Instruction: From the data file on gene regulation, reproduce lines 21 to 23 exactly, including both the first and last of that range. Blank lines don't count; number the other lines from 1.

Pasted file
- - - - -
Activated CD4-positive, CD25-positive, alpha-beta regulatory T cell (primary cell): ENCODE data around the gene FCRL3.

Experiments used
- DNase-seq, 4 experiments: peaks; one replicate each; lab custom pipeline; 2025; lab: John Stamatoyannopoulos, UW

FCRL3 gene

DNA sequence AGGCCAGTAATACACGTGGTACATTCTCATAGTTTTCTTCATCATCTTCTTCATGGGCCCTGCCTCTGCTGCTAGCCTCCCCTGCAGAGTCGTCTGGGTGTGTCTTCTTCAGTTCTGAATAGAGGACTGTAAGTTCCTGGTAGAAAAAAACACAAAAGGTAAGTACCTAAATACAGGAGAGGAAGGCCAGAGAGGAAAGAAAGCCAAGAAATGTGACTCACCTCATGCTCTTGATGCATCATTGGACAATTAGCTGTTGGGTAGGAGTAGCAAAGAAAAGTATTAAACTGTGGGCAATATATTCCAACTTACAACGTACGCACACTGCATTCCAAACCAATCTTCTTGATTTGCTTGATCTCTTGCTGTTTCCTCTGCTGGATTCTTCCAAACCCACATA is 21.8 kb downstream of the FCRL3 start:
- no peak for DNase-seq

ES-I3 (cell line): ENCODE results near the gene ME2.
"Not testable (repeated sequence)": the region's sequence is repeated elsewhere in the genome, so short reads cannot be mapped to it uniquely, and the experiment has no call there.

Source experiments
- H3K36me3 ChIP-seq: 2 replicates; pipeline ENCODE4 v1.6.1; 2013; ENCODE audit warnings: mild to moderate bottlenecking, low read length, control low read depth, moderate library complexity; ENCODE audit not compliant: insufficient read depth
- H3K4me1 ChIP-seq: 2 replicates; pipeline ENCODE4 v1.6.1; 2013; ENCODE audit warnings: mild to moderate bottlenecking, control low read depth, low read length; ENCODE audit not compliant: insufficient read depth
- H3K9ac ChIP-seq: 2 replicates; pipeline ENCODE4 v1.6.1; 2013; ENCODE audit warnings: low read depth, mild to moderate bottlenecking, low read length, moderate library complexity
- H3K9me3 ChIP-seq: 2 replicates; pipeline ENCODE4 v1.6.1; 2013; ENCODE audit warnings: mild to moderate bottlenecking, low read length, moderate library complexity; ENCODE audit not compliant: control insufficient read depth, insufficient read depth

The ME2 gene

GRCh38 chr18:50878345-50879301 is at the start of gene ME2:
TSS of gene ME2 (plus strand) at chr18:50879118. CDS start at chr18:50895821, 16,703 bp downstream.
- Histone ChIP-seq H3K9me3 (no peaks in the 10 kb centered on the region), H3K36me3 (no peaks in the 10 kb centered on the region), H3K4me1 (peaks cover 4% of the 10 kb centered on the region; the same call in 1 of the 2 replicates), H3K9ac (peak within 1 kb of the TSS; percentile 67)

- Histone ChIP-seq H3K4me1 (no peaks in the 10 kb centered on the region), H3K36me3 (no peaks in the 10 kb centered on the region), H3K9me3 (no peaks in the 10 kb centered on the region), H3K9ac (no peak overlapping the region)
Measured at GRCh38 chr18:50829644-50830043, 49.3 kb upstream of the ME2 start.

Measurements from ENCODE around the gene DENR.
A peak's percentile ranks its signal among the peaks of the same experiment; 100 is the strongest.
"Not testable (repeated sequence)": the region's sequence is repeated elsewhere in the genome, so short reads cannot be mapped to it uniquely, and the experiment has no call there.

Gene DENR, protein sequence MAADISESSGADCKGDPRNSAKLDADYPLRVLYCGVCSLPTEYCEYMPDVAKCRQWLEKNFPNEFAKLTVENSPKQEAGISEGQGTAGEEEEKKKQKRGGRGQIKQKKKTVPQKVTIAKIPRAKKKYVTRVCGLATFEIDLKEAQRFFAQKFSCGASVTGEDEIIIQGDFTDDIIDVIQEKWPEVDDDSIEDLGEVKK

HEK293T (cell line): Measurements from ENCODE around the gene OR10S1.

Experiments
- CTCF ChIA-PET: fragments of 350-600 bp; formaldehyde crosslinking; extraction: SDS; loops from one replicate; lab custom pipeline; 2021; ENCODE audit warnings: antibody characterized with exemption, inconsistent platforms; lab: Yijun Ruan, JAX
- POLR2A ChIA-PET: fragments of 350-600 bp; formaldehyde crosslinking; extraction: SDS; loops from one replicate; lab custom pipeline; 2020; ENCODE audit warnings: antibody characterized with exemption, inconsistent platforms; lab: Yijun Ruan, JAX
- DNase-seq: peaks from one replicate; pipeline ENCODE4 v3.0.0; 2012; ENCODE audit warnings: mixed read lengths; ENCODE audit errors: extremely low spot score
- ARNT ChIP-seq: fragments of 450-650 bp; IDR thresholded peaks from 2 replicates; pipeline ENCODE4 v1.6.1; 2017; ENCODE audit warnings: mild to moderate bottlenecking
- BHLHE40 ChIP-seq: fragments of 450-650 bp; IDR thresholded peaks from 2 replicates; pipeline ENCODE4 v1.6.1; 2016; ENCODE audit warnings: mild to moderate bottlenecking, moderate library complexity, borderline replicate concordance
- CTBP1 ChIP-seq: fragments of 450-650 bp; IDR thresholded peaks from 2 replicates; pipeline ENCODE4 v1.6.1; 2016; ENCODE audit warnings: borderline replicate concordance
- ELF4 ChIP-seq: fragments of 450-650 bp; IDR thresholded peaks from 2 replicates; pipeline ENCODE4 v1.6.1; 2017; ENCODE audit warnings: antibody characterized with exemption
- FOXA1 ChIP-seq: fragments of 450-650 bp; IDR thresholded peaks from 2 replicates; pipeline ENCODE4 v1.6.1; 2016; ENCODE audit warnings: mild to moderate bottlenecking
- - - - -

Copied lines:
A peak's percentile ranks its signal among the peaks of the same experiment; 100 is the strongest.
"Not testable (repeated sequence)": the region's sequence is repeated elsewhere in the genome, so short reads cannot be mapped to it uniquely, and the experiment has no call there.

Gene DENR, protein sequence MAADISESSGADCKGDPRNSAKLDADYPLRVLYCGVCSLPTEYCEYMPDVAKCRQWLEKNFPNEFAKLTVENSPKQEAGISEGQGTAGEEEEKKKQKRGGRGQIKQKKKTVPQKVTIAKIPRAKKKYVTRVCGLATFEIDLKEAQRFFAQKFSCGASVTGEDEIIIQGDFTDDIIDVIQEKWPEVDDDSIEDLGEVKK